Taiwan: solar energy product prices unlikely to rebound in 2013

Taipei, Jan. 3 (CNA) The price of solar energy products is unlikely to rebound in 2013 as the market remains haunted by supply gluts that have pushed prices down sharply in the past year, a research report said Thursday.

TrendForce, a Taiwan-based market information advisory firm, said in the report that the impact of price competition will fade to some extent in the first half of this year due to the already steep decline in prices, helping suppliers to catch their breath.

However, a new price war is expected to break out in the second half of the year as suppliers, who still have plenty of production capacity, are eager to grasp a larger share in the market, which could make it impossible for product prices recover this year, TrendForce said.

Throughout 2012, the global solar energy market was hurt by escalating price cutting strategies adopted by suppliers to win purchase deals, the advisory firm said.

Among the products that dropped dramatically in price in the past year, poly-silicon wafer suffered the steepest decline of 40.8 percent, while solar cells and solar modules fell by 25-30 percent, according to TrendForce.

Meanwhile, TrendForce said demand for solar energy products in Asia is expected to exceed that in the U.S. and European markets as governments in the Asian region are keen to develop the clean energy energy industry by doling out incentives.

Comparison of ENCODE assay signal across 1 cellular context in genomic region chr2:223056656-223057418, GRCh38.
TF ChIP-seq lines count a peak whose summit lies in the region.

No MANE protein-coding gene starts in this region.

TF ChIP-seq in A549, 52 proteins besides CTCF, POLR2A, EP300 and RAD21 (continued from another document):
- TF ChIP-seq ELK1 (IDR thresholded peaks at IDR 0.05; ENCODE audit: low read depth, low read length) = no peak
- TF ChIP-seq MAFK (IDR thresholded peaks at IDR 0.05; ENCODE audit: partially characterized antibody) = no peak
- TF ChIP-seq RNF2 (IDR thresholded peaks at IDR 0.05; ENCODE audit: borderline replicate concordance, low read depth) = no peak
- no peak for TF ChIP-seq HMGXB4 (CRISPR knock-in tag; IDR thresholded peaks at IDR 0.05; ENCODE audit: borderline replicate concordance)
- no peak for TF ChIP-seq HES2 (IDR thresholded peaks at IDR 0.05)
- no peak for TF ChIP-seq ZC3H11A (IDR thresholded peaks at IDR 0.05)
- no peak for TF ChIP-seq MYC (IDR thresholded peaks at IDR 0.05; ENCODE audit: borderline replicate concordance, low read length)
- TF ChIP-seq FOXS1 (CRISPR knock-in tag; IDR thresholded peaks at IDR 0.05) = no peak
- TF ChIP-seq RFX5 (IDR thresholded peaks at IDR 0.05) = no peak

The advisory firm said it expects Asia will account for 44 percent of global demand, while Europe will be next with 36 percent and the U.S. third with 20 percent.

In light of the urgent need for consolidation to deal with oversupply, more mergers and acquisitions among solar cell manufacturers are possible in 2013, TrendForce said.

It said it is watching closely whether inter-regional consolidation in the solar cell segment will take place this year.

In 2012, there were only two major merger and acquisition deals in the solar cell business — one between China-based Hanwha SolarOne and Q-Cells of Germany, and the other between Neo Solar Power and DelSolar in Taiwan.

Source: Focus Taiwan

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